Noble megapode

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Noble megapode
Temporal range: Holocene
Scientific classification edit
Kingdom: Animalia
Phylum: Chordata
Class: Aves
Order: Galliformes
Family: Sylviornithidae
Genus: Megavitiornis
Species:
M. altirostris
Binomial name
Megavitiornis altirostris
Worthy, 2000[1]

The noble megapode (Megavitiornis altirostris), also known as the deep-billed megapode, is an extinct, flightless, giant stem-galliform bird that was endemic to Fiji. Originally thought to be a megapode, more recent morphological studies indicate a close relationship with Sylviornis, in a clade outside of the Galliformes crown group.[2] It is likely that it became extinct through overhunting shortly after the colonisation of the Fiji Islands by humans.[1]

Etymology[edit]

The genus is monotypic, with the generic name Megavitiornis derived from the Greek mega (great), viti (Fiji), and ornis (bird). The specific epithet altirostris comes from Latin altus (high or noble), and rostrum (bill), referring to the extraordinarily large vertical dimension of its bill. Worthy also suggested “Noble Megapode” would be an appropriate vernacular name for the bird.[1]

History[edit]

It was described by New Zealand palaeontologist Trevor Worthy in October 1998 from subfossil remains collected by Worthy, G. Udy and S. Mataraba. Sites containing remains include the Udit Tomo cave at Wainibuku, Voli Voli and Delai-ni-qara caves on the island of Viti Levu, as well as on Naigani Island. The holotype is held by the Museum of New Zealand (reg. no: S.037362). In its time it was probably the largest bird in Fiji.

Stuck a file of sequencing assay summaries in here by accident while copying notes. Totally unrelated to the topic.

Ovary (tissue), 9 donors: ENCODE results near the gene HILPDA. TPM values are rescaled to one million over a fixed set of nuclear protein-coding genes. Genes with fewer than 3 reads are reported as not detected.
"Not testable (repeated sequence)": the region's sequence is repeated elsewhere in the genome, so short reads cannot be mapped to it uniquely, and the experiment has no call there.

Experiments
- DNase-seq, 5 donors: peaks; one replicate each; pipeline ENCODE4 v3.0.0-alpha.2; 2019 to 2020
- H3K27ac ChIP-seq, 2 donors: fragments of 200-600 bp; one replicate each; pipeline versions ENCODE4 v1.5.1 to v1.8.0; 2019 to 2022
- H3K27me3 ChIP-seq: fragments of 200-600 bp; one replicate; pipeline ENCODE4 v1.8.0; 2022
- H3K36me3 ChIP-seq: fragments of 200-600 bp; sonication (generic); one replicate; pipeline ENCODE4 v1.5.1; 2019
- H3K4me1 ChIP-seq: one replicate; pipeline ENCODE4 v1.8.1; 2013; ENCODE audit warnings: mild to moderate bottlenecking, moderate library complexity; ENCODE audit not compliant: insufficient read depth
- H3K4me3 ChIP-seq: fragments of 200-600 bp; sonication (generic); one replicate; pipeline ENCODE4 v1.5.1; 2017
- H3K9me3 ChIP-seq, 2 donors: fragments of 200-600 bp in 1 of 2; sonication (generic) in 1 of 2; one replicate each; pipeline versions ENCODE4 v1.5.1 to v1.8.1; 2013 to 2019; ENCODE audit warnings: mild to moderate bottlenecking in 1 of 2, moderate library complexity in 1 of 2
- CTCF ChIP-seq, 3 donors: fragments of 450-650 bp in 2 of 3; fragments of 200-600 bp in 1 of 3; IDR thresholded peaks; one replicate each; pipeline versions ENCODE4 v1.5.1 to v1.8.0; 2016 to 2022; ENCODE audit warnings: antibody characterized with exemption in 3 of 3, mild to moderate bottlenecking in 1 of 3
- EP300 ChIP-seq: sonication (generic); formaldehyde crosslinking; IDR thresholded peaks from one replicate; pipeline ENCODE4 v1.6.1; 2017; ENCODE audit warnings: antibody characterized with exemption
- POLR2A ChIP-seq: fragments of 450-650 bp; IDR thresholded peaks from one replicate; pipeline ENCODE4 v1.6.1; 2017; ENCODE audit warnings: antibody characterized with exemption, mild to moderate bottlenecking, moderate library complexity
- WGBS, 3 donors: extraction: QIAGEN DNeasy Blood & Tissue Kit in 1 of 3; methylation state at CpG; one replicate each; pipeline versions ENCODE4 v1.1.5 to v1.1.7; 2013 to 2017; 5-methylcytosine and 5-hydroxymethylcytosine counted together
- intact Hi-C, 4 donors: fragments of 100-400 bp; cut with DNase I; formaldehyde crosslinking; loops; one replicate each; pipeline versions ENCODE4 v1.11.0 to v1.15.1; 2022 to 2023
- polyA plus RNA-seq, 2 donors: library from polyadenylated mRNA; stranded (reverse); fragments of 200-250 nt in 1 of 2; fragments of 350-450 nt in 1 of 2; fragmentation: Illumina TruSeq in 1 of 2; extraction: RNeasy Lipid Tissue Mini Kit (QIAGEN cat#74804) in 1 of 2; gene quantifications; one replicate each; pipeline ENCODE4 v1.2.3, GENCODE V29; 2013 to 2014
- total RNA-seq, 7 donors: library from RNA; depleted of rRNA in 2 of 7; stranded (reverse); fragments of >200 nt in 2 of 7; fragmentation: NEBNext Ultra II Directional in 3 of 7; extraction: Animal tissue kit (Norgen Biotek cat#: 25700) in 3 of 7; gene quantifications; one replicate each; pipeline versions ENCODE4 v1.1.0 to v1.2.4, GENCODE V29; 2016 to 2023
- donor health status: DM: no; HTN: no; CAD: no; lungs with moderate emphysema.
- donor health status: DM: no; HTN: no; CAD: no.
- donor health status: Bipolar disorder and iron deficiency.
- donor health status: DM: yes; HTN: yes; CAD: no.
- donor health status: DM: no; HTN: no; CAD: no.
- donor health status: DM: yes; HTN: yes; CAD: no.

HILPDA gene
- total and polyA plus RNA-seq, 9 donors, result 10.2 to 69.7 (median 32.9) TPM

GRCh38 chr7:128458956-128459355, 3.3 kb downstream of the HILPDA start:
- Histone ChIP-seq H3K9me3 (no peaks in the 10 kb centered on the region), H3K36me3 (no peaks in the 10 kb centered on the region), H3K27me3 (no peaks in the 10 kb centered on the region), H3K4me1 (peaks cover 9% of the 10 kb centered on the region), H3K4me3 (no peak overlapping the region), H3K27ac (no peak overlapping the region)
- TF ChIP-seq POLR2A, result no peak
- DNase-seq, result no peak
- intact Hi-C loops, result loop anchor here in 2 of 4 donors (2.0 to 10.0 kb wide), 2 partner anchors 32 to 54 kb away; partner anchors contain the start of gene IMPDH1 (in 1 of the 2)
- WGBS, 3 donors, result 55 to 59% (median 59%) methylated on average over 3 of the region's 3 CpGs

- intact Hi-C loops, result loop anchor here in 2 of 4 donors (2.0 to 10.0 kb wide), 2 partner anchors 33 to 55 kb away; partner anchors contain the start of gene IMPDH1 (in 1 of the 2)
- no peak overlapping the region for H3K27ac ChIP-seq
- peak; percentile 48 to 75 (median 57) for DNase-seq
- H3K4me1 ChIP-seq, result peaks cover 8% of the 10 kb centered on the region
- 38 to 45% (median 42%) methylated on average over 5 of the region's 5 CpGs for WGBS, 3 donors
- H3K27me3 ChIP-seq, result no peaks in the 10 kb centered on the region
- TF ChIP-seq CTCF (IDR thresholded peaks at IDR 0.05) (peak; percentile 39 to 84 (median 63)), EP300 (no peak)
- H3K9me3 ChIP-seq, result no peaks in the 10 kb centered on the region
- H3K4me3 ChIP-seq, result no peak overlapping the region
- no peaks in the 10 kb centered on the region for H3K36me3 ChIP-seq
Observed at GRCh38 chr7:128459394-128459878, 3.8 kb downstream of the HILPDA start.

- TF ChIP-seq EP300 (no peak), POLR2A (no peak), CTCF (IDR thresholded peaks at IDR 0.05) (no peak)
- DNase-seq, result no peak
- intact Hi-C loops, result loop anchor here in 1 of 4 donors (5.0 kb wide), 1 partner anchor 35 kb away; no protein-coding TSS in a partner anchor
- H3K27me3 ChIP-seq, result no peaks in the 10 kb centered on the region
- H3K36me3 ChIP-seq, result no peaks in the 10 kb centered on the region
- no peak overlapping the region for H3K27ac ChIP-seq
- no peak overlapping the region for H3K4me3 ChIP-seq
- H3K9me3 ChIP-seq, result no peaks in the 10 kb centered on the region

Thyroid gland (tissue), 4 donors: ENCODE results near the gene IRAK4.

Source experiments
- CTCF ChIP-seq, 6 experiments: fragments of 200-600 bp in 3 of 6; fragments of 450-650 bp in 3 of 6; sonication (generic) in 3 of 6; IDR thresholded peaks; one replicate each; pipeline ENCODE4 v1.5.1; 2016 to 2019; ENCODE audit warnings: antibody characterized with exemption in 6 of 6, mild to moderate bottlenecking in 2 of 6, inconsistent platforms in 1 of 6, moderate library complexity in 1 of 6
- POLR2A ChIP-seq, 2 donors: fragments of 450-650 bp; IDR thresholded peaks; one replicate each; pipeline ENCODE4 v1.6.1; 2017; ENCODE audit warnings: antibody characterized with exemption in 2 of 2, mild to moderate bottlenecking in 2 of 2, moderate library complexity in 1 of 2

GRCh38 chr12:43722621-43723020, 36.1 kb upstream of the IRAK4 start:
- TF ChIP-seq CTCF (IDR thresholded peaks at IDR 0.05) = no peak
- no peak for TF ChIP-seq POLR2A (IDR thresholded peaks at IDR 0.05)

Description and ecology[edit]

The bird’s flightlessness is evident in its large body size, the extreme reduction of pectoral girdle elements and the loss of a keel on the sternum. The size and proportions of the bill are unlike those of any living fowl and, with a depth of 28% of the length, extraordinarily deep compared to modern galliforms. Worthy speculates that it was used for cracking the hard seeds of large forest fruits; there are several tropical forest trees native to Fiji producing hard seeds that cannot be cracked by any living birds or bats in the islands.[1][3]

References[edit]

  1. ^ a b c d Worthy, Trevor H. (2000). "The fossil megapodes (Aves: Megapodiidae) of Fiji with descriptions of a new genus and two new species". Journal of the Royal Society of New Zealand. 30 (4): 337–364. doi:10.1080/03014223.2000.9517627.
  2. ^ Worthy, T., Mitri, M., Handley, W., Lee, M., Anderson, A., Sand, C. 2016. Osteology supports a steam-galliform affinity for the giant extinct flightless birds Sylviornis neocaledoniae (Sylviornithidae, Galloanseres). PLOS ONE. doi: 10.1371/journal.pone.0150871
  3. ^ "Object: Fiji Scrubfowl, Megapodius amissus; holotype". Collections online. Museum of New Zealand Te Papa Tongarewa. Retrieved 2012-08-18.